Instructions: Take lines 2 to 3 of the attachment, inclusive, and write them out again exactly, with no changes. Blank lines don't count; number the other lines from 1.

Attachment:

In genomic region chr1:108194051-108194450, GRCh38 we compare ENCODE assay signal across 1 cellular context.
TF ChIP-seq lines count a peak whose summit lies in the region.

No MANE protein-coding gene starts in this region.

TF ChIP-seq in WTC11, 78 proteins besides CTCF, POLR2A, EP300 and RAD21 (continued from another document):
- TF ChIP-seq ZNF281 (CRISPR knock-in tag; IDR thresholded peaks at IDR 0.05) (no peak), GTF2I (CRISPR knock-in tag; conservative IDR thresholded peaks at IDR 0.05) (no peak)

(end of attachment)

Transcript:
TF ChIP-seq lines count a peak whose summit lies in the region.

No MANE protein-coding gene starts in this region.